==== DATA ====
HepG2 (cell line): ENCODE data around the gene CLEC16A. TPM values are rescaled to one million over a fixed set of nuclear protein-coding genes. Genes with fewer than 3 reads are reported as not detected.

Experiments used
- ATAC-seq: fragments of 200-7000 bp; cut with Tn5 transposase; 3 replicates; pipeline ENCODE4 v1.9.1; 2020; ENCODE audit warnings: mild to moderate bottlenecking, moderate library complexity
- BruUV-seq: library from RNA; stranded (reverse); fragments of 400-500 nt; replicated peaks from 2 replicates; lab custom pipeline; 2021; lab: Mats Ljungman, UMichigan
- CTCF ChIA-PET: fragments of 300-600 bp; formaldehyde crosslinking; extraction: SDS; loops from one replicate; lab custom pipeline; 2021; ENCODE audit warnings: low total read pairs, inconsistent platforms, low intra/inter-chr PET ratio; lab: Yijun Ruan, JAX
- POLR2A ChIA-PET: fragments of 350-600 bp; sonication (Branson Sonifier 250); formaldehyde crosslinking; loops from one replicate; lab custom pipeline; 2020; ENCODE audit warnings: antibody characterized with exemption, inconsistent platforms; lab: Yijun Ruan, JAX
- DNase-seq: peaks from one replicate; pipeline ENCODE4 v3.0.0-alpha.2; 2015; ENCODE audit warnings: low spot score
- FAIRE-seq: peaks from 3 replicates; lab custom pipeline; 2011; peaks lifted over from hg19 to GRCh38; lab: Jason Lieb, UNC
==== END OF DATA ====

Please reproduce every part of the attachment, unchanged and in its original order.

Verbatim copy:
HepG2 (cell line): ENCODE data around the gene CLEC16A. TPM values are rescaled to one million over a fixed set of nuclear protein-coding genes. Genes with fewer than 3 reads are reported as not detected.

Experiments used
- ATAC-seq: fragments of 200-7000 bp; cut with Tn5 transposase; 3 replicates; pipeline ENCODE4 v1.9.1; 2020; ENCODE audit warnings: mild to moderate bottlenecking, moderate library complexity
- BruUV-seq: library from RNA; stranded (reverse); fragments of 400-500 nt; replicated peaks from 2 replicates; lab custom pipeline; 2021; lab: Mats Ljungman, UMichigan
- CTCF ChIA-PET: fragments of 300-600 bp; formaldehyde crosslinking; extraction: SDS; loops from one replicate; lab custom pipeline; 2021; ENCODE audit warnings: low total read pairs, inconsistent platforms, low intra/inter-chr PET ratio; lab: Yijun Ruan, JAX
- POLR2A ChIA-PET: fragments of 350-600 bp; sonication (Branson Sonifier 250); formaldehyde crosslinking; loops from one replicate; lab custom pipeline; 2020; ENCODE audit warnings: antibody characterized with exemption, inconsistent platforms; lab: Yijun Ruan, JAX
- DNase-seq: peaks from one replicate; pipeline ENCODE4 v3.0.0-alpha.2; 2015; ENCODE audit warnings: low spot score
- FAIRE-seq: peaks from 3 replicates; lab custom pipeline; 2011; peaks lifted over from hg19 to GRCh38; lab: Jason Lieb, UNC